Security and Safety

Va. gov. signs executive order on safety oversight for D.C. Metro

Posted on May 26, 2016

Photo: Dupont Circle Metro Station with trains - NCinDC Flickr
Photo: Dupont Circle Metro Station with trains - NCinDC Flickr

RICHMOND, Va. — Governor Terry McAuliffe issued an executive directive Wednesday that seeks to spur the creation of a new oversight agency for Washington Metropolitan Area Transit Authority's subway system, which has been plagued by safety and management problems and is under mounting pressure from politicians to reverse a downward spiral that has cost passengers their lives, created service outages and cut ridership, the Richmond-Times Dispatch reported.

Executive Directive 8 also instructs the Virginia Department of Rail and Public Transportation to review all accident investigations related to the Metrorail system, to inspect public and nonpublic areas of the system, and to assess the state of repair for all trains, tracks and other infrastructure, according to a press release issued by the governor's office.

“Our administration has been a constant advocate for stronger safety protections for the commuters who use the Metrorail system each day, including more than 300,000 Virginians,” said Governor McAuliffe. “We concur with the direction of the new leadership at WMATA and its work to ensure that safety is the central goal of the Metrorail system. By establishing the Metro Safety Commission and collaborating with our partners in Maryland and the District of Columbia, we are putting in place the necessary policies and oversight to ensure that safety continues to be the top priority.”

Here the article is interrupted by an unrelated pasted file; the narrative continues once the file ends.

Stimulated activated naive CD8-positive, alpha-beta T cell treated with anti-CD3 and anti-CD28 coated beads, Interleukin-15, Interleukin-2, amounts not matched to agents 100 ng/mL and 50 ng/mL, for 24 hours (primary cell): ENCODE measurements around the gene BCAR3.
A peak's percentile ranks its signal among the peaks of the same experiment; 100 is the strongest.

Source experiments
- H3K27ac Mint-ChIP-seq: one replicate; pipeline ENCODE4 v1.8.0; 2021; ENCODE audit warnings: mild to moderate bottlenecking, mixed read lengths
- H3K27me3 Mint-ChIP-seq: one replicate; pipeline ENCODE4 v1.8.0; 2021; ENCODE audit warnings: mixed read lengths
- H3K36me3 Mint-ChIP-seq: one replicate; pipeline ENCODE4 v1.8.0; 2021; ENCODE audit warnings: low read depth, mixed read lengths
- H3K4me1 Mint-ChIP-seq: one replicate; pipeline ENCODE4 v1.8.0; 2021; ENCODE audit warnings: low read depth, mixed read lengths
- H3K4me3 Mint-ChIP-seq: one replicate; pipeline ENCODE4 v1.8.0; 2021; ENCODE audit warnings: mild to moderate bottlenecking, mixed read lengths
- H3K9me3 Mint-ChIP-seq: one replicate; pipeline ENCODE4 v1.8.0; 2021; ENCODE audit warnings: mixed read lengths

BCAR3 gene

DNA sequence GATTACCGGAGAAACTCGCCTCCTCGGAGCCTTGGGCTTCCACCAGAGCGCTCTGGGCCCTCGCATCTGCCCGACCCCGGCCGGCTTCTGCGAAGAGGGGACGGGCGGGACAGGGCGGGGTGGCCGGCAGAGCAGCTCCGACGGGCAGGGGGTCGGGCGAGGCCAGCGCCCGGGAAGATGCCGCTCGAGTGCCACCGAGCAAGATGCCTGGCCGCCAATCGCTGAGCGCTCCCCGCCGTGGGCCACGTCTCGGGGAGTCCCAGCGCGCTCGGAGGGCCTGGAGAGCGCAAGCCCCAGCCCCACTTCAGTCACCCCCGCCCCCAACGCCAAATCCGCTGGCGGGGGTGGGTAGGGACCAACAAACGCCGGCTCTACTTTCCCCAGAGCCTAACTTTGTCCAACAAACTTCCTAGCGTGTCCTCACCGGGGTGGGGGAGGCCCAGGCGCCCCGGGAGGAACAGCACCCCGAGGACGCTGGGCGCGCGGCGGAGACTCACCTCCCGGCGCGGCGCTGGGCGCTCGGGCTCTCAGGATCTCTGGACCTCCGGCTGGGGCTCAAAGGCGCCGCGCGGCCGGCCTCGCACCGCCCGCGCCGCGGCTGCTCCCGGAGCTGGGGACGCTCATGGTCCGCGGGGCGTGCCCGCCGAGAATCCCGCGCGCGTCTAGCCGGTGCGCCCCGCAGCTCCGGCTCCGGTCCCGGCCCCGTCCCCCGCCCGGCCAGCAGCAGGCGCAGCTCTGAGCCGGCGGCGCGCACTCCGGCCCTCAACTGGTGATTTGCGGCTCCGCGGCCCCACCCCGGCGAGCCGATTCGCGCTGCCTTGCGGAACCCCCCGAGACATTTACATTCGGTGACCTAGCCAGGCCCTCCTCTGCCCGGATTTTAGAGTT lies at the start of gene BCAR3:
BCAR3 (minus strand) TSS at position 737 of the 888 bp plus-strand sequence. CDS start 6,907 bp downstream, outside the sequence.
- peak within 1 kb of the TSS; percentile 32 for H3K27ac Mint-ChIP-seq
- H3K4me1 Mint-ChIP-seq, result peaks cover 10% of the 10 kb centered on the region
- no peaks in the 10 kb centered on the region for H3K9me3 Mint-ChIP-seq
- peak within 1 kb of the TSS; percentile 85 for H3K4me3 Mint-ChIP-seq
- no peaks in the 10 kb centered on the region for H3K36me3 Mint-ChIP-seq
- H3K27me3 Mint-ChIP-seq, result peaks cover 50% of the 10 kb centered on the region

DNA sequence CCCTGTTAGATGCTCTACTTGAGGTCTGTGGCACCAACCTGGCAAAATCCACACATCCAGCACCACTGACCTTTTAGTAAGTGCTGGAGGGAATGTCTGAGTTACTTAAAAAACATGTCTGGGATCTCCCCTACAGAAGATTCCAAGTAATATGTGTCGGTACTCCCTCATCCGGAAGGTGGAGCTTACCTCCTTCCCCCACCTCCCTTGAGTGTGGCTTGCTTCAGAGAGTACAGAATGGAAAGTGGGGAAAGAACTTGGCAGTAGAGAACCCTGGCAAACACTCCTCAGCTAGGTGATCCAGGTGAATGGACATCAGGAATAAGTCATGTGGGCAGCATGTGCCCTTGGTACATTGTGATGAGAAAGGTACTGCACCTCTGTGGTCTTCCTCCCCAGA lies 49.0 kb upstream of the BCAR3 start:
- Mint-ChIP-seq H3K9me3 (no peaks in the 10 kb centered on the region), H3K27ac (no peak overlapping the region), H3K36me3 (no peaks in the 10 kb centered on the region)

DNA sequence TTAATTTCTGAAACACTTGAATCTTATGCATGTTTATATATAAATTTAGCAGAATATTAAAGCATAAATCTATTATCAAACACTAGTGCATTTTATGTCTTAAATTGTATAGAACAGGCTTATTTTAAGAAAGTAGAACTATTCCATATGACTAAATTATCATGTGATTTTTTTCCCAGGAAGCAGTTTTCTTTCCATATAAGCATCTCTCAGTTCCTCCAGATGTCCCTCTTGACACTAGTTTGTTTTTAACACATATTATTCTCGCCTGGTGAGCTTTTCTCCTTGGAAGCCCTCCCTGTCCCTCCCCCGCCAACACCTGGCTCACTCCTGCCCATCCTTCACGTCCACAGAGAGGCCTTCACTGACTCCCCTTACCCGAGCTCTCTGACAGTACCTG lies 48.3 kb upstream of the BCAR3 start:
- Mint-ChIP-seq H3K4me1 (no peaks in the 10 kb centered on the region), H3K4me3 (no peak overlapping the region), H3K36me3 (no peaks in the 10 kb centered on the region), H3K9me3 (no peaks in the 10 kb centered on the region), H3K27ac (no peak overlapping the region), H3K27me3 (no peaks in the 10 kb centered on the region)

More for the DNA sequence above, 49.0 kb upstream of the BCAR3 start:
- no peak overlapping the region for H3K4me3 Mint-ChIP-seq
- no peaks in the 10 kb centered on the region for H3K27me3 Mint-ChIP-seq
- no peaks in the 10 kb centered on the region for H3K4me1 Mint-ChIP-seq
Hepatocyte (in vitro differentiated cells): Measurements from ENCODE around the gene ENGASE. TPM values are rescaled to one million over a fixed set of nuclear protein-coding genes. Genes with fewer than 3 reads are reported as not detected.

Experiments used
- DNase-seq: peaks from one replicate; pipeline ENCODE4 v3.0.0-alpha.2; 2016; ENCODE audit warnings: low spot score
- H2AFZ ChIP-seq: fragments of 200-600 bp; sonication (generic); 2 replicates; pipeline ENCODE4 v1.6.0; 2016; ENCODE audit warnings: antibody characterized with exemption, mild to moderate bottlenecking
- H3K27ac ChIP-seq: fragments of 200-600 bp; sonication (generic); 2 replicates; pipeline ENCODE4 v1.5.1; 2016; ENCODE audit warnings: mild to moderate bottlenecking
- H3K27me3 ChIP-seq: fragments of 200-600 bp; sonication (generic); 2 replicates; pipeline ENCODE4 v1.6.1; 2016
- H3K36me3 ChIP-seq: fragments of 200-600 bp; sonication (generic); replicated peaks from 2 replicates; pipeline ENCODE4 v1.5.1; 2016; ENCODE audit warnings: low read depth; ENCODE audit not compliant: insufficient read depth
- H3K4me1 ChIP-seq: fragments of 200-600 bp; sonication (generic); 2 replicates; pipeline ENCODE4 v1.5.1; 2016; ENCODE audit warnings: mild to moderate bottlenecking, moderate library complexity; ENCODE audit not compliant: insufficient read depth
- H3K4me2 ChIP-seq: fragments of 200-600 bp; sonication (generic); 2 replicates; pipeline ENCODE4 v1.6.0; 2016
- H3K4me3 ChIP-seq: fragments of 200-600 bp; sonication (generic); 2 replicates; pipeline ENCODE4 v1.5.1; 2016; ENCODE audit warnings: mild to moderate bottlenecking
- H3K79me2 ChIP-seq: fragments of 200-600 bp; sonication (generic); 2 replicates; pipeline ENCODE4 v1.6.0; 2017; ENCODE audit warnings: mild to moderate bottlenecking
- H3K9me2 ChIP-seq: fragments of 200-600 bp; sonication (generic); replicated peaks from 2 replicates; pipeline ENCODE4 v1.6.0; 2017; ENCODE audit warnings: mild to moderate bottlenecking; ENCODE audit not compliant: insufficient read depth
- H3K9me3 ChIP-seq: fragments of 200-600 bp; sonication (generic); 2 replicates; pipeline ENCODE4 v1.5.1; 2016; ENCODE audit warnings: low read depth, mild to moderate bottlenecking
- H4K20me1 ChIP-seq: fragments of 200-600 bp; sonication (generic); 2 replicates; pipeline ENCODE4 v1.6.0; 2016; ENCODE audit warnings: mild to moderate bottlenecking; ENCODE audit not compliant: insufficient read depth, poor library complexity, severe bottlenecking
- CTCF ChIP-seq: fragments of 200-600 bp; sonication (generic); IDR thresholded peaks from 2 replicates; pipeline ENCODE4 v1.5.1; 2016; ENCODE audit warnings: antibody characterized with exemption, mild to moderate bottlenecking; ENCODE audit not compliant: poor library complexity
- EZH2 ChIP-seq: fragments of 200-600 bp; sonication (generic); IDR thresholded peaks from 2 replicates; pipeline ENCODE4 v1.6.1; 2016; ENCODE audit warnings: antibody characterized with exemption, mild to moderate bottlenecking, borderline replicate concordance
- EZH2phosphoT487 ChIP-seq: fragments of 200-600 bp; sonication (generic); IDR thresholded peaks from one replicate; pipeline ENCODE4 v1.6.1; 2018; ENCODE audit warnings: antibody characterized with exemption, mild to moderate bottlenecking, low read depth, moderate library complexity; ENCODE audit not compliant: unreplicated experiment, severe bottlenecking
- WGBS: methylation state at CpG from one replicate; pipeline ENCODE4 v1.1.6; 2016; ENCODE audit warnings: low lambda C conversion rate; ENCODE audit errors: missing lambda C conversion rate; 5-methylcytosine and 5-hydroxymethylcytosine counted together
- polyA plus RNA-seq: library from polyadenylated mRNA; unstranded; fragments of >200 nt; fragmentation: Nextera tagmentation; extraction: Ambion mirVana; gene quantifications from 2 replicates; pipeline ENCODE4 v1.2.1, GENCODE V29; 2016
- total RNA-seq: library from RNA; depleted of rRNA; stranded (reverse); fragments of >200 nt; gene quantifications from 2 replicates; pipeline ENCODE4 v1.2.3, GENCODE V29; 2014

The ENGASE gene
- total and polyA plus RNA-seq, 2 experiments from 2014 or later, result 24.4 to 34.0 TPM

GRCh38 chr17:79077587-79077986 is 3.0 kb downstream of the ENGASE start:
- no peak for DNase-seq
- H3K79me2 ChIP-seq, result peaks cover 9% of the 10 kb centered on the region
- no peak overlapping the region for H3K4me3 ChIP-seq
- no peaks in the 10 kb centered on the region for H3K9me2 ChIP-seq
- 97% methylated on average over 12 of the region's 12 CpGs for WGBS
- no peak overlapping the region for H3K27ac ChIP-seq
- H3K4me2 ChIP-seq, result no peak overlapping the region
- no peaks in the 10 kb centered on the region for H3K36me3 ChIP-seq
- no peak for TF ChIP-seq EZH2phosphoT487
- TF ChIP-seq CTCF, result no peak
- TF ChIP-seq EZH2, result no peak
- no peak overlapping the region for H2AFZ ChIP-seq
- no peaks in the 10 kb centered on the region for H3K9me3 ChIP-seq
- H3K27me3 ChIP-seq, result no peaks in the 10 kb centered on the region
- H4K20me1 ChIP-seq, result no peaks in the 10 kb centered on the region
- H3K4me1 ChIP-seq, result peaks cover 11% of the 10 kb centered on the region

The federal Department of Transportation, which made the Federal Transit Administration responsible for safety oversight of WMATA last year, has pressed Virginia, Maryland and the District of Columbia to create the new agency, which will be called the Metro Safety Commission, to replace the existing Tri-State Oversight Committee, according to the Richmond-Times Dispatch. The existing committee has issued reams of safety recommendations but had little means to enforce them, federal and state officials have said.

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